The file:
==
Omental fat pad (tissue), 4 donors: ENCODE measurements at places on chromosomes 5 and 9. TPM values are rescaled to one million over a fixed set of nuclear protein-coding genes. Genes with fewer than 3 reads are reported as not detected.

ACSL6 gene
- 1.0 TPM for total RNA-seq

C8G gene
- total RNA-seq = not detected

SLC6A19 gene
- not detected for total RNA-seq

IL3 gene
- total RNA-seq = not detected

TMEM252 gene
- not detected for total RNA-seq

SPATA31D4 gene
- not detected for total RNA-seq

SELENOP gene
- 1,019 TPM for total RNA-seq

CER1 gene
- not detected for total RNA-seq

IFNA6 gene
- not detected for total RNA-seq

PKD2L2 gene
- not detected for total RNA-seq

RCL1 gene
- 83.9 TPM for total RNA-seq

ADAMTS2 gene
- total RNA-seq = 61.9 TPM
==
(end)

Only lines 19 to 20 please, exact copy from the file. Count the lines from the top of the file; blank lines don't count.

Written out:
- not detected for total RNA-seq

PKD2L2 gene